- Featuring 31 large-scale photographs, 12 films, 3 high-resolution murals with film extensions, and several augmented reality installations offering a new sensory experience for visitors to the National Gallery of Canada
- On view from September 28, 2018 until February 24, 2019 - Free with admission to National Gallery of Canada
- Anthropocene the film, a TIFF 2018 Special Presentation, premieres in Ottawa at the National Gallery of Canada on September 27, 2018
OTTAWA, Aug. 14, 2018 /CNW/ - Two cubes sit in an otherwise empty exhibition space. It is not until a specially designed app is activated that the visitor truly experiences two impressive and profound works of art at the centre of the new exhibition Anthropocene, on view at the National Gallery of Canada from September 28, 2018 to February 24, 2019.
One of the installations brings Sudan, the last male northern white rhinoceros who died last March at the Ol Pejeta Conservancy in Kenya, back to life through a detailed 3D image triggered by the app. The other enables the viewer to relive the largest burning of illegal ivory tusks in Kenya - representing the lost lives of more than 6,000 elephants.
The installations are a sample of the immersive technology used by renowned photographer Edward Burtynsky and award-winning filmmakers Jennifer Baichwal and Nicholas de Pencier in their new exhibition Anthropocene which presents thought-provoking and beautiful artworks that explore such themes as deforestation, urbanisation, terraforming and extraction.
The show is part of a larger project based on the research of the Anthropocene Working Group, an international group of scientists who are trying to determine if the Earth has left the Holocene and entered a new geological epoch - the Anthropocene in which many geologically significant conditions and processes are profoundly altered by human activities.
"Solutions to the problems we face as a species and as stewards of the planet will be found in collaboration and community", said Burtynsky, Baichwal and de Pencier. "This subject was so all-encompassing that it took five years and our three interwoven perspectives to realize, beginning with the inspiring research of the Anthropocene Working Group scientists, and leading to the extension of lens-based media in order to promote experiential understanding of the issues."
In addition to the two augmented reality installations, the National Gallery of Canada will display 31 large-scale photographs, three high resolution wall-sized murals with film extensions embedded into them, as well as 12 film installations.
The images and films reveal profoundly altered landscapes that have been drained, drilled, excavated and extracted for their resources and material worth. What the artists also capture is the unsettling beauty in what has been left, while offering multiple opportunities for awareness that humans are the primary drivers of permanent planetary change.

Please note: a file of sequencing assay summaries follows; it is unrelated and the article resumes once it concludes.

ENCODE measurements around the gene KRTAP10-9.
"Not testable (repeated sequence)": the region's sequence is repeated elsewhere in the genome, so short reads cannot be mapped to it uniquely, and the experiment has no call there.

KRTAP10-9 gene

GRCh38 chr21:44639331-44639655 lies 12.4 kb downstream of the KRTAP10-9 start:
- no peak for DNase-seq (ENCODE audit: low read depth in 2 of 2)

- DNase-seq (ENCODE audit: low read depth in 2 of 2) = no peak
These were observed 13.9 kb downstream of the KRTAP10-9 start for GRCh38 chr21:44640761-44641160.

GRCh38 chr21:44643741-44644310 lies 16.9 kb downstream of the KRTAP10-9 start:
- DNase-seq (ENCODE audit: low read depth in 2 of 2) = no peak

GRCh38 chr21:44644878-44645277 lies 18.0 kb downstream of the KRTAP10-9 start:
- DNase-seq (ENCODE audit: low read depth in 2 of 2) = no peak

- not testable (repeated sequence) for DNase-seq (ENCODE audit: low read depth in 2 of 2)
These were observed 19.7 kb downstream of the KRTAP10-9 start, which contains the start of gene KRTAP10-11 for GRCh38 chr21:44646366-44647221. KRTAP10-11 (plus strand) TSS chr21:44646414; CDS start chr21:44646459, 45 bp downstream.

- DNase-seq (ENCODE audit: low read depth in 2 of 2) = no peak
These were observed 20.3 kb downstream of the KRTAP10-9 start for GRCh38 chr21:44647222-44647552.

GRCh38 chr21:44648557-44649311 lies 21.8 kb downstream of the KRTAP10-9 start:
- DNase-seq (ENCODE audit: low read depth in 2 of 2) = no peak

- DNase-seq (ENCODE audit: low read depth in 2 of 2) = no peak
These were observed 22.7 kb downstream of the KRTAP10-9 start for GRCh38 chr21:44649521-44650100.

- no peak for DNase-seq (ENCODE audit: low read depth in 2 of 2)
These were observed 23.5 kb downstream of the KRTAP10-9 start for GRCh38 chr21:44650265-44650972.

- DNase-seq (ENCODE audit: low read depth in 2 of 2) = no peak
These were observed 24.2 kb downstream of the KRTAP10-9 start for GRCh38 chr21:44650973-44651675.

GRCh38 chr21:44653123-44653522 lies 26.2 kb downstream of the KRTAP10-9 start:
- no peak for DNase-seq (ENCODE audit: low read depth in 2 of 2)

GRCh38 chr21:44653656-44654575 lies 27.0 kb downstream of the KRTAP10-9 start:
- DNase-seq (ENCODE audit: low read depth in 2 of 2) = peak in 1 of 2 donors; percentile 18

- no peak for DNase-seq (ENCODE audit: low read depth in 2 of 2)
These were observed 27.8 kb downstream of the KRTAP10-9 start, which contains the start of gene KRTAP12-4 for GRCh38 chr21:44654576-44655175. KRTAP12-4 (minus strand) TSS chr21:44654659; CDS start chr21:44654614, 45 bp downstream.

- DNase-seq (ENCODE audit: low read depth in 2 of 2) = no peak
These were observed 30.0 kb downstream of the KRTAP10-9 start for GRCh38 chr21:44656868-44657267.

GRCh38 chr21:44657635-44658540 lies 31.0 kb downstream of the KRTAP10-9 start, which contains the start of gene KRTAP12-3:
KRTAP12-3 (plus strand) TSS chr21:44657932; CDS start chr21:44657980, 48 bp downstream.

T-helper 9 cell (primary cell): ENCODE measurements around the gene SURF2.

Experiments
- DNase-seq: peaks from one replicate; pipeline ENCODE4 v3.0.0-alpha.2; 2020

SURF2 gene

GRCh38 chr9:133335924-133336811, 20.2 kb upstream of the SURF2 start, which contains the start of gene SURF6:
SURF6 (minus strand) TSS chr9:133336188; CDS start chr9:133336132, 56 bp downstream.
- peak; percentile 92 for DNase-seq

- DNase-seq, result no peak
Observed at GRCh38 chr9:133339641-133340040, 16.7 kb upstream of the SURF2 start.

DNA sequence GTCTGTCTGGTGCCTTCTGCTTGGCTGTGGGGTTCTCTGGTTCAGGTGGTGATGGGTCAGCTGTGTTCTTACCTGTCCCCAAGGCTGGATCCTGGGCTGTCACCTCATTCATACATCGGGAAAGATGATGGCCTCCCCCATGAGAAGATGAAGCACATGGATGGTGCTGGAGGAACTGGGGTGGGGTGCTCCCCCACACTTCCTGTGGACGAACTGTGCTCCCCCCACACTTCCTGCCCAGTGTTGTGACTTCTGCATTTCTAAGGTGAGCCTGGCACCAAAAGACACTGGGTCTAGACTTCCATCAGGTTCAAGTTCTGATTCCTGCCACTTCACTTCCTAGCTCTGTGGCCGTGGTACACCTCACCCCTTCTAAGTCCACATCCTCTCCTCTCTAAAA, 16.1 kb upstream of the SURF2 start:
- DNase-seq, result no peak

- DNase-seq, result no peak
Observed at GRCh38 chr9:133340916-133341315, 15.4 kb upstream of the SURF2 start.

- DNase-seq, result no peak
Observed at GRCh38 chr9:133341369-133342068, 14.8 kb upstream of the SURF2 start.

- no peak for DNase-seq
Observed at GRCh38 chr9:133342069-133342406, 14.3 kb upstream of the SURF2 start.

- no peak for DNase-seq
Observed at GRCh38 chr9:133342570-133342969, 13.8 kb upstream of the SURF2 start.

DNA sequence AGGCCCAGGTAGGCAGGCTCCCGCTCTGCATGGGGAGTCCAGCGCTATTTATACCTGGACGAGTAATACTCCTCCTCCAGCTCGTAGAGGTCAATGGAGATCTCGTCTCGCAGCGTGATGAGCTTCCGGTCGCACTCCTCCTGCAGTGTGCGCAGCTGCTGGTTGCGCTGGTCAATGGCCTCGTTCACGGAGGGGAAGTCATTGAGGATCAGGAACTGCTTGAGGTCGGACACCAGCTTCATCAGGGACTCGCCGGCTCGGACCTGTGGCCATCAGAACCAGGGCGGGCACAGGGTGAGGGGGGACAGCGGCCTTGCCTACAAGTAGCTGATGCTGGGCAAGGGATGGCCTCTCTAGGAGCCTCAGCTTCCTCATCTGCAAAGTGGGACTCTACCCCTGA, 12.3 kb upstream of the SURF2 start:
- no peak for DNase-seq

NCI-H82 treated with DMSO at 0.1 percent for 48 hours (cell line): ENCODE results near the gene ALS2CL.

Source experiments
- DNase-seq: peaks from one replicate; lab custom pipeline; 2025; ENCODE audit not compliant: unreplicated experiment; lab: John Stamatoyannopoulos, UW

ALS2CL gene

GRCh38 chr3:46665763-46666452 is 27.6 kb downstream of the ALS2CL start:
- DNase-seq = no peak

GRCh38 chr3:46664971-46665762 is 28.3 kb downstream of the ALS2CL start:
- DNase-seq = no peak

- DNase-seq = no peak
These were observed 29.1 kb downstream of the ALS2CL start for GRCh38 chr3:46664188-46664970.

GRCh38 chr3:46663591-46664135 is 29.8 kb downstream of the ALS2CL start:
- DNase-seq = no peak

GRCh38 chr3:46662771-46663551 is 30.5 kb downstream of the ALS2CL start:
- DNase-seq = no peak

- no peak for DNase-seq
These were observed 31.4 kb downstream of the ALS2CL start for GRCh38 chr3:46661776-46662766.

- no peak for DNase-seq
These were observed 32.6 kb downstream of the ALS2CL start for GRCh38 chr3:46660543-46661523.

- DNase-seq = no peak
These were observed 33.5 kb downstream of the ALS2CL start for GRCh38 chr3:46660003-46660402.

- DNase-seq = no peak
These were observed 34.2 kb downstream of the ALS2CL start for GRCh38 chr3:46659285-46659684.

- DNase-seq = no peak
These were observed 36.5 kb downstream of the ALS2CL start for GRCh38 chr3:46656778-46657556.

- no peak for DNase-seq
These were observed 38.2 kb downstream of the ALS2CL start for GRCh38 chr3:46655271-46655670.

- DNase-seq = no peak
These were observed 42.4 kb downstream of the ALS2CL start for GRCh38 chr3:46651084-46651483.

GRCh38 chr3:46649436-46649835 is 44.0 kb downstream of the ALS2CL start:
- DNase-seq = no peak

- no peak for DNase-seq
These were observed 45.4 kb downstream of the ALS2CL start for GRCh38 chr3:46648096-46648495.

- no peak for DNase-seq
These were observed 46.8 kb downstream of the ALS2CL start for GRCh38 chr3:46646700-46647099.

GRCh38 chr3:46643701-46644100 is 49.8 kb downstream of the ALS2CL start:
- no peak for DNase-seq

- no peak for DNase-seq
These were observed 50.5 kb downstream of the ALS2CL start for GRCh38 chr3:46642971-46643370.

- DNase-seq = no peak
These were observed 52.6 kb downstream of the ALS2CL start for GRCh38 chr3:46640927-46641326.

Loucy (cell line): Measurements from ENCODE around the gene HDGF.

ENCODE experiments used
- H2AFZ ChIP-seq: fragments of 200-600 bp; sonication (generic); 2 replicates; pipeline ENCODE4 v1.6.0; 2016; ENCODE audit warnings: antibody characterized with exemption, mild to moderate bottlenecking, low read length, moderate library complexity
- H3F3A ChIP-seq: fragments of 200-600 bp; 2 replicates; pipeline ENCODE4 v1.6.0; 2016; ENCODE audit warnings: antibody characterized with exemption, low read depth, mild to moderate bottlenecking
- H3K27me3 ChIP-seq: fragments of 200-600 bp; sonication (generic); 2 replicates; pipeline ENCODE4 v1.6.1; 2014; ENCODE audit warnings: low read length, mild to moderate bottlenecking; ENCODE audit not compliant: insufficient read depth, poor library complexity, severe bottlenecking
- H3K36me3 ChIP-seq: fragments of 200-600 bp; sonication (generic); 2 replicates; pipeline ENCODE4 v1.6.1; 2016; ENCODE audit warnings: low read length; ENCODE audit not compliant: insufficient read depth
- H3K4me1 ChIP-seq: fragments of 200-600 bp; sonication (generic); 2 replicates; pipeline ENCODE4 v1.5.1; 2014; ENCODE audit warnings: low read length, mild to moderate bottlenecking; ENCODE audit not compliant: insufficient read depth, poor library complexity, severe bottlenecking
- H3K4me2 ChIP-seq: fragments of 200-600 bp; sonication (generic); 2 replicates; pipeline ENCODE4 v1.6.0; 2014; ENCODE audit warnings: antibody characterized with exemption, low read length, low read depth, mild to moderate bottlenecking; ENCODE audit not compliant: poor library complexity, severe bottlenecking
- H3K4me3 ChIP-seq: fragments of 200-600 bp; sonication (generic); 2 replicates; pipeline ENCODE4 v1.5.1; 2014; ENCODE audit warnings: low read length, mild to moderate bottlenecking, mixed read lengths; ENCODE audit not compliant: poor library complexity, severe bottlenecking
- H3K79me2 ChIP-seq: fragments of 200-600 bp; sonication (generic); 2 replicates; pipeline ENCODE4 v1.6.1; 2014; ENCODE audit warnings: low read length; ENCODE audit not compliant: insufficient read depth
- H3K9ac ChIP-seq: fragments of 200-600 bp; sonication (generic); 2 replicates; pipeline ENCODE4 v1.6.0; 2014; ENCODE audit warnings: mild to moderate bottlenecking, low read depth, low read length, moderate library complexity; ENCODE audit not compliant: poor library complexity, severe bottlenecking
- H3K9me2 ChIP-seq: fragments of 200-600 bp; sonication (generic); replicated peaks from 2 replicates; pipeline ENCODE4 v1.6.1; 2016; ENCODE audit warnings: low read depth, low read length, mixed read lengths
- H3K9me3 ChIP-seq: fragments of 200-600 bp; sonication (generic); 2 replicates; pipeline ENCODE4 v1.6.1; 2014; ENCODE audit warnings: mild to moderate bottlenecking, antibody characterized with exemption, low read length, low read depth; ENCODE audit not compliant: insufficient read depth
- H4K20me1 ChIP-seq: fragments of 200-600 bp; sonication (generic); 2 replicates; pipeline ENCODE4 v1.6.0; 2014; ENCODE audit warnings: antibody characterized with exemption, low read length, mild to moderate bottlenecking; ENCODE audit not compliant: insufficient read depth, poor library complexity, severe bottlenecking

"The exhibition reveals how art can function in the Anthropocene. Can it lead to new ways of thinking about ourselves in the world, our relations with one another, the environment, and other forms of life?" notes Andrea Kunard, Associate Curator at the Canadian Photography Institute of the National Gallery of Canada and curator of the exhibition at the Gallery. "Anthropocene also brings new types of experiences to the Gallery that I hope will extend our appreciation of the power of lens-based media like photography and film."
A highlight of the exhibition is the display of several interactive experiences that feature innovative augmented reality projections. These can be accessed by all visitors who have downloaded the free exhibition app, which is then used to trigger the augmented reality installations and the film extensions in the high resolution murals. A limited number of iPads with the app installed will also be available in the exhibition space.
Anthropocene includes an interactive area where visitors can learn more about The Anthropocene Project and share their comments about what they have seen and experienced touring the show. A thought-provoking educational program explores the issues raised in the photographs films and augmented reality installations. As Burtynsky himself noted, "The work asks more questions than it answers; which is what artists are there to do."
The Ottawa premiere of the film Anthropocene (2018, Jennifer Baichwal, Nicholas de Pencier, Edward Burtynsky), a cinematic meditation on humanity's massive reengineering of the planet, takes place September 27, 2018 at the National Gallery of Canada. Tickets may be purchased online through ShopNGC.ca. Four years in the making, the documentary was selected by TIFF to premiere as a special presentation at the 2018 festival. The Ottawa screening will be followed by a conversation with the filmmakers, moderated by Associate Curator Andrea Kunard.
Anthropocene is organized by the Canadian Photography Institute of the National Gallery of Canada and the Art Gallery of Ontario (AGO), and co-produced with the Fondazione MAST. A parallel exhibition will be on view at the AGO at the same time as the show at the Gallery. The simultaneous exhibitions are a rich pair of distinct experiences with certain key works appearing in both venues.
The exhibition is presented at the National Gallery of Canada with the generous support of Scotiabank, Founding Partner of the Canadian Photography Institute, and project partner TELUS.
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SOURCE National Gallery of Canada
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